Characterisation of Candida albicans adhesion to epithelial cells

Cameron, Brian J (1995) Characterisation of Candida albicans adhesion to epithelial cells. PhD thesis, University of Glasgow.

Full text available as:
[img]
Preview
PDF
Download (10MB) | Preview

Abstract

The aims of this study were (i) to analyse an adhesin from C. albicans and (ii) to identify the epithelial cell molecule(s) to which the adhesin binds. Extracellular polymeric material (EP), composed mainly of mannoprotein, is thought to originate from the cell surface when yeasts are grown in medium containing a high concentration of galactose. Previous work has shown that this material contains a proteinaceous adhesin. More recently, a complete purification scheme for the yeast adhesin was devised (Tosh and Douglas, 1992) which made use of the findings from earlier studies on adhesion mechanisms. The purification protocol involves the stepwise treatment of EP with N-glycanase, papain, and dilute alkali followed by affinity adsorption with the trisaccharide determinant of the H (type 2) blood group antigen on inert silica beads. Adhesin purified in this way is devoid of carbohydrate, can inhibit adhesion of yeasts to buccal epithelial cells (BEC) by up to 80%, and consists of one major component as determined by reverse-phase fast protein liquid chromatography (FPLC). Purified adhesin was prepared in this study and it was found to inhibit adhesion of C. albicans GDH 2346 cells to BEC by up to 74.81%. EP was subjected to some of the treatments previously found to have an effect on its adhesion-inhibition activity, prior to analysis by reverse-phase high performance liquid chromatography (RP-HPLC). Each of the treatments produced some alteration in the HPLC profile of EP and the combined treatment of EP with all the above reagents (N-glycanase, papain, and dilute alkali) resulted in the production of a number of protein fragments. The fragments appeared to be more hydrophobic than the parent molecule. The purified adhesin was analysed further. Amino acid analysis showed that it was mainly composed of the amino acids Thr, Pro, Ala, Ser, Val, Gly, Asx and Glx, which made up around 80% of the total amino acids. No Cys was detected and there was very little Met, Phe and Arg. This composition is remarkably similar to a large number of microbial adhesins which would appear to indicate a relationship between the amino acid composition of lectin-like proteins and their function as carbohydrate binding molecules. In previous studies, the visualisation of EP and purified adhesin on SDS-PAGE proved difficult. However, in this study, an alternative approach to protein visualisation was employed. Purified adhesin was biotinylated prior to SDS-PAGE and Western blot analysis. The adhesin was then probed for using 125I-streptavidin and, after autoradiography, was seen as a strong band with a molecular mass of approximately 15.7 kDa. Its successful visualisation meant that partial amino acid sequencing could be attempted. The following sequence was obtained; Phe-Asp-Tyr-Glu-His-Val-Asp-X- Ala-Val. There was no complete match found in the protein database but the purified adhesin sequence contains an interesting motif, FDYE, that is found in a wide range of proteins from a variety of sources. The partial amino acid sequence obtained for the adhesin is most probably an internal sequence, produced as a result of enzymic cleavage by the action of papain. The second aim of this study was to identify receptors for C. albicans on buccal epithelial cells. BEC glycolipids were prepared and a glycolipid chromatogram overlay system was employed. This system has been used to characterise a number of microbial adhesin-receptor relationships. Six strains in total were examined for their ability to bind to separated glycolipids. (Abstract shortened by ProQuest.).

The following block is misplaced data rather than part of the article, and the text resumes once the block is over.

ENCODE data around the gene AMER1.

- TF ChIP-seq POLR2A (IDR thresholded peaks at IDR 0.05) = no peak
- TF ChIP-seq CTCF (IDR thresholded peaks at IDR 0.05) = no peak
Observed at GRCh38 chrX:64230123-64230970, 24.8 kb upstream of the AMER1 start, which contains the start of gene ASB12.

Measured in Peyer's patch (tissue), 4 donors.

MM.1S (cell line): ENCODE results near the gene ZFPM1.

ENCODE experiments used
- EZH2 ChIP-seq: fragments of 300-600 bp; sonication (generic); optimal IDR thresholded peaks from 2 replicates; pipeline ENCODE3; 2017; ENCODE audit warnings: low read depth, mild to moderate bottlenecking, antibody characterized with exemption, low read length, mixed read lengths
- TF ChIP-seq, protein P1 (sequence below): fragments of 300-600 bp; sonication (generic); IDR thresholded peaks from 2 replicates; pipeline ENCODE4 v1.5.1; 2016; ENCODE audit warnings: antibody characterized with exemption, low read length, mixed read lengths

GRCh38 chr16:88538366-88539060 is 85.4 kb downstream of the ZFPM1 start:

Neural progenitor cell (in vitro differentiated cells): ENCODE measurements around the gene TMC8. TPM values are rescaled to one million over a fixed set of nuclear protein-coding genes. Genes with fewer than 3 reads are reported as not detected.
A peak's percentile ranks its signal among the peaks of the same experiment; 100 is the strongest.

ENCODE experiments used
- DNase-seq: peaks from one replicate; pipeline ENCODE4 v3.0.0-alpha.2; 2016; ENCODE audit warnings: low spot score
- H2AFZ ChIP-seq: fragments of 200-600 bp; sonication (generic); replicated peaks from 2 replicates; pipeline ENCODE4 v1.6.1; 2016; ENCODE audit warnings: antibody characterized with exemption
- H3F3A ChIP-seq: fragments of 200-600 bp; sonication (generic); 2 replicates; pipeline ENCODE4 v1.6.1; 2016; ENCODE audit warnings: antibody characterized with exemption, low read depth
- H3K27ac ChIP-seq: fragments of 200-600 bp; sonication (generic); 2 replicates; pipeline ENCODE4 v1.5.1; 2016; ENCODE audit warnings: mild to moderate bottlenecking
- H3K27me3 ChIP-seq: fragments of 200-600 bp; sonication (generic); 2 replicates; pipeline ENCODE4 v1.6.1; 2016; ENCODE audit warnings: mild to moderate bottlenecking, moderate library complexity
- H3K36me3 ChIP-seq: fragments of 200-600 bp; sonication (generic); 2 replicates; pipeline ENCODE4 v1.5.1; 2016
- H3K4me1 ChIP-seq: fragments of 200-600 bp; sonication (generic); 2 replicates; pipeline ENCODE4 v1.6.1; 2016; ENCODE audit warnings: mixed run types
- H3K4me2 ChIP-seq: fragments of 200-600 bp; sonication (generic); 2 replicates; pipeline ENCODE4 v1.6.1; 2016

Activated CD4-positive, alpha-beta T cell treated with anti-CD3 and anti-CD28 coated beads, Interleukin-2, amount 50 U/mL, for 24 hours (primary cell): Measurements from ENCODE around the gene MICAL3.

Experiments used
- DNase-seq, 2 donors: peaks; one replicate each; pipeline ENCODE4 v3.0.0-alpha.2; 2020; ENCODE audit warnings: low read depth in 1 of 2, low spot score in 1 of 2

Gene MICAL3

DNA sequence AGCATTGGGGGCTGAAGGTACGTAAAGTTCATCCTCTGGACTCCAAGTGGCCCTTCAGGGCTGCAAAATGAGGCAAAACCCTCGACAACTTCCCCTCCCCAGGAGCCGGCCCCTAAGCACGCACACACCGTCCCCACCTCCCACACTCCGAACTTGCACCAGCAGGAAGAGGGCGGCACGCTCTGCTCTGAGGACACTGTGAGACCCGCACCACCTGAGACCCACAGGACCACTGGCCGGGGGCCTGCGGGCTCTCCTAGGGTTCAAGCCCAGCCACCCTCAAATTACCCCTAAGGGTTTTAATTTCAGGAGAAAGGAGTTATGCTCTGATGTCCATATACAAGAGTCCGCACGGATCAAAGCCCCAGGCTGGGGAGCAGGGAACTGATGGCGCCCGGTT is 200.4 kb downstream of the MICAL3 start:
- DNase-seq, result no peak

Item Type: Thesis (PhD)
Qualification Level: Doctoral
Additional Information: Adviser: L J Douglas
Keywords: Cellular biology
Date of Award: 1995
Depositing User: Enlighten Team
Unique ID: glathesis:1995-71532
Copyright: Copyright of this thesis is held by the author.
Date Deposited: 17 May 2019 09:31
Last Modified: 17 May 2019 09:31
URI: http://theses.gla.ac.uk/id/eprint/71532

Actions (login required)

View Item View Item

Downloads

Downloads per month over past year